A Case on the Second Amendment to the Constitution: The People v. Zerillo The Second Amendment to the Constitution states that " A well regulated Militia, being necessary to the security of a free State, the right of the people to keep and bear Arms, shall not be infringed."Ã¯Â¿Â½ In others words, if one is protecting his or her state, or the owned property that is located in his or her state, then the right to bear an arm is given to the individual.
With the Second Amendment being in effect, the states were now responsible for writing their own section of this amendment right in order to ensure that those who had the right to bear arms were exercising their rights responsibly. The state legislatures made numerous laws limiting state citizens' rights to bear firearms. As time went on, these laws began to contradict the constitutional right to bear arms.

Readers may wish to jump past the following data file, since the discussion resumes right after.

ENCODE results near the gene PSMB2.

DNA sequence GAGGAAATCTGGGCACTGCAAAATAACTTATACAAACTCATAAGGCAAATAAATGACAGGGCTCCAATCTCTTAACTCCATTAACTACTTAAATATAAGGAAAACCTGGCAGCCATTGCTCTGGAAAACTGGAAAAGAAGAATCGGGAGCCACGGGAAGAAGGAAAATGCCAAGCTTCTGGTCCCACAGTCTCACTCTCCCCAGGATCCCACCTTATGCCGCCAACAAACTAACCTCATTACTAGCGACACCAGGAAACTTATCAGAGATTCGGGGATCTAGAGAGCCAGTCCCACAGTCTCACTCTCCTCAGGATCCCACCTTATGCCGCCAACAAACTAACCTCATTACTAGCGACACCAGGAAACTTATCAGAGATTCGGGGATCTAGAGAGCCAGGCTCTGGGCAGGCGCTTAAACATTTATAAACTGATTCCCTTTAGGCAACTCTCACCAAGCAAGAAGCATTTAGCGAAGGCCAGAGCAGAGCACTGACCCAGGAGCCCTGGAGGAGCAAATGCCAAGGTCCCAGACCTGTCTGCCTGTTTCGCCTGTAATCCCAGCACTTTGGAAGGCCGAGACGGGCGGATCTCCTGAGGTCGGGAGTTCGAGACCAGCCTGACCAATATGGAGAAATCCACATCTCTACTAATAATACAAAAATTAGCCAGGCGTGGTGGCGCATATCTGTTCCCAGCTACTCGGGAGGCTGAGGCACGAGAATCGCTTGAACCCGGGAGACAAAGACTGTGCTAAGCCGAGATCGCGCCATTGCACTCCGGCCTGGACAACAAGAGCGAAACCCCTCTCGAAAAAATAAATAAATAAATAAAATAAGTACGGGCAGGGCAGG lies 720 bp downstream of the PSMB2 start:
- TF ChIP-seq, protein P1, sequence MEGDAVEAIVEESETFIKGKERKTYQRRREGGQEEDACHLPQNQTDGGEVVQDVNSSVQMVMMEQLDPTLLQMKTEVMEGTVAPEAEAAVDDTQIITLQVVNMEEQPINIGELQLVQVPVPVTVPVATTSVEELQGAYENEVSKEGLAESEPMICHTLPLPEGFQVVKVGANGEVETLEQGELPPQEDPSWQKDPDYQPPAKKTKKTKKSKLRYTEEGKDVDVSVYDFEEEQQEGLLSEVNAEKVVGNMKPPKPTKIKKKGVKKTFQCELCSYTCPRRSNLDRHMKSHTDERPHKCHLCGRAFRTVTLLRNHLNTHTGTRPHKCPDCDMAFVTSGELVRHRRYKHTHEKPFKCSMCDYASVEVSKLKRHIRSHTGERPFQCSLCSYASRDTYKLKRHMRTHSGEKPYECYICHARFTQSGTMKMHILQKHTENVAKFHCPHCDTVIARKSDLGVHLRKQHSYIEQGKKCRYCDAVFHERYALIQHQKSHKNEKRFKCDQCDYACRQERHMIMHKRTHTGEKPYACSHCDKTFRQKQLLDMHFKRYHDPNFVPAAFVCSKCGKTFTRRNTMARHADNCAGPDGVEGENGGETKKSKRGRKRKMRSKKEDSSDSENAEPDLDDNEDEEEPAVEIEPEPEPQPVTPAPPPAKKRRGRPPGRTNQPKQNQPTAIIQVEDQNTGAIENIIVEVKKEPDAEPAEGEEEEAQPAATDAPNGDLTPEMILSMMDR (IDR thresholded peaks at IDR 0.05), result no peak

One of many states guilty of legislating these state laws was the state of Michigan--in a particular case, the case of The People v. Zerillo.
On September 25, 1921, on the corner streets of Chase and Russell, in the city of Detroit, Michigan, a man named James Zerillo (alias Joseph Zerillo) was driving his Marmon touring car with four or five men. These men were equipped with shotguns. Zerillo had no shotgun, however he did have a .38-caliber revolver in the pocket of the door of the touring car. When authorities discovered the revolver in Zerillo's car, they charged Zerillo with the use of an illegal firearm. The authorities in Michigan charged Zerillo under the Game Law which states the following: "It is a misdemeanor for an unnaturalized foreign- born resident to hunt for or capture or kill any wild bird or animals, either game or otherwise, of any...